Michael Bracy of the Future of Music Coalition, a Washington-based alliance of musicians working to influence policies that affect small players in the industry, thinks action is overdue. "The question of the underlying corruption of how music is selected for play on commercial radio, that question has been out there since at least 2002," Bracy said. "It's been widely reported in the media, and there's been a sense of consensus among artists and retailers that these structures are in place and they have to be dealt with. It's not sustainable for the FCC to do nothing. The big question is will the FCC do something that actually addresses the root issues or will it be window dressing?"
In February, the Future of Music Coalition sent an open letter to Chairman Martin urging that the commission not only hold violators accountable, but that it withhold permission for high definition radio multicasting until concrete public-interest guidelines are established, that the commission not allow further consolidation of the media industry, and that it expand and protect non-commercial radio.
Also in February, the American Association of Independent Music, or A2IM, sent its own letter to Martin. "What we demand is a legitimate opportunity for our members' music to appear on commercial radio playlists--an opportunity that we believe has been denied to our members due to these alleged practices," it said.
The jackpot for indies is National Public Radio. When NPR programs such as All Things Considered, Morning Edition or Fresh Air feature an artist or review an album, sales skyrocket. "When that happens, we can see our sales go up 400, 500 percent, sometimes even more than that," Gardner said. "I think the reason NPR is important is that a lot of people who grew up with radio have become disenfranchised and have given up on listening to music stations."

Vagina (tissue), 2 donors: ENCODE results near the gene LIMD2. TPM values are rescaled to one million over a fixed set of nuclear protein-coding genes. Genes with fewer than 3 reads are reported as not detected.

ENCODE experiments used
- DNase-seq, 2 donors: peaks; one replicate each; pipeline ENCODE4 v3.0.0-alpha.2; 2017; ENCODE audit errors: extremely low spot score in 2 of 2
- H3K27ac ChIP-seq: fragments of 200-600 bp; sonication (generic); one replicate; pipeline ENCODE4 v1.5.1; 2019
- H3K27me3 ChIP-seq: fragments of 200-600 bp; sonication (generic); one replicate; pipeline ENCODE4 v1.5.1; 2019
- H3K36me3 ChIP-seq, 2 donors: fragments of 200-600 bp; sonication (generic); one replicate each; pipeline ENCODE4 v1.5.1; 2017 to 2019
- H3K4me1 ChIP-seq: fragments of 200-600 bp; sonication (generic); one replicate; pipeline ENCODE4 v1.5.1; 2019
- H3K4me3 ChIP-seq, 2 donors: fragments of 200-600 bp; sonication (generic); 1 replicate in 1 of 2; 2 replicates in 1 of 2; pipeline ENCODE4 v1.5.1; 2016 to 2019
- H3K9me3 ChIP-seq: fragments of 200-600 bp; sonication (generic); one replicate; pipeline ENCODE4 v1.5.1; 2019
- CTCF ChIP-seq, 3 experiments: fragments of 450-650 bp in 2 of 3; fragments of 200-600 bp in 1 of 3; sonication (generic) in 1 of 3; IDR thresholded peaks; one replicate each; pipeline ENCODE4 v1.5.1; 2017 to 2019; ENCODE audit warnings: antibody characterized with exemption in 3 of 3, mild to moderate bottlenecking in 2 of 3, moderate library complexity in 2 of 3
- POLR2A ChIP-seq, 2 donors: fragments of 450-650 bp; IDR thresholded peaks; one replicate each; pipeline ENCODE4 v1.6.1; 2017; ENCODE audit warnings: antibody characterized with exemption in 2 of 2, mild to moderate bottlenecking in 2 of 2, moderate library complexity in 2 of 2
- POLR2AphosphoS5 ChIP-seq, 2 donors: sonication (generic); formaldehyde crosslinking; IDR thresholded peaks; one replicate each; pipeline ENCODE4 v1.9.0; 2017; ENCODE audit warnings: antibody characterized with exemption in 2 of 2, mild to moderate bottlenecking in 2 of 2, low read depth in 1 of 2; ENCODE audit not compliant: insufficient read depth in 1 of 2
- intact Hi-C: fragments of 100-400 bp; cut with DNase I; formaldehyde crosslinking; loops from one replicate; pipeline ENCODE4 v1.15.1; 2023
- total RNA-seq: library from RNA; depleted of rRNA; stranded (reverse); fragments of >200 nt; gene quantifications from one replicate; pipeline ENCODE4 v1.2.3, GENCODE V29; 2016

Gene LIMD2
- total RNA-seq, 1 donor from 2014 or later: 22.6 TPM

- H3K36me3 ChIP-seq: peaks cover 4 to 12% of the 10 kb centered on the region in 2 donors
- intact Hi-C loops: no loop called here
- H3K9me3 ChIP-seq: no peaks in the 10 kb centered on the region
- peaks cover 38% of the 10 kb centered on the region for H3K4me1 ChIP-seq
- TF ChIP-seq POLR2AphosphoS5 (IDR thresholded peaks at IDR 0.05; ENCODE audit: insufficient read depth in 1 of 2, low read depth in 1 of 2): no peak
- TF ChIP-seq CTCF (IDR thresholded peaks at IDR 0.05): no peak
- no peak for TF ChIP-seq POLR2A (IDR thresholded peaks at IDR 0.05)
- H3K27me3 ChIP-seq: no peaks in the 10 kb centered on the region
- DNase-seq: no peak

You're more likely to hear a good song on T.V. than on the radio. A song by Yep Roc artist Bob Mould was played in an episode of The O.C. on Fox last fall. "They showed the CD cover at the end of the show," Gardner said. "That was a terrific promotion and we were all really happy about that." Not only do the labels not have to pay for that promotion, they get paid thousands of dollars from the network. Gardner wouldn't say exactly how much "Circles" (that's the song) earned, but said, "It's definitely more money than any of our artists would receive from royalties from being played on the radio."
So is Chairman Martin prepared to change that?
Martin's relationship with President Bush goes all the way back to the hanging chad in Florida. But Martin also has local ties. He went to UNC-Chapel Hill as an undergraduate and Duke University for graduate school in public policy, and he practiced law in Charlotte for several years. There has been talk that Martin might come home to seek a U.S. Senate seat some day.
Gardner thinks that in order for the pay-for-play system to change, "it's really going to take someone willing to stand up for the listeners and stand up against these corporations who are raking in millions of dollars. If a politician took that stance, to bring the airwaves back to the people--if it isn't too late--I think a lot of people would stand behind somebody like that."
As he oversees this investigation, we hope he'll remember the dozens of independent record labels and thousands of talented but obscure musicians back home in North Carolina whom he has the very real power to help.In other words: Chairman Martin, don't settle.
FCC Chairman Kevin Martin can be reached by phone at (202) 418-1000 or by e-mail via the FCC's Web site, www.fcc.gov.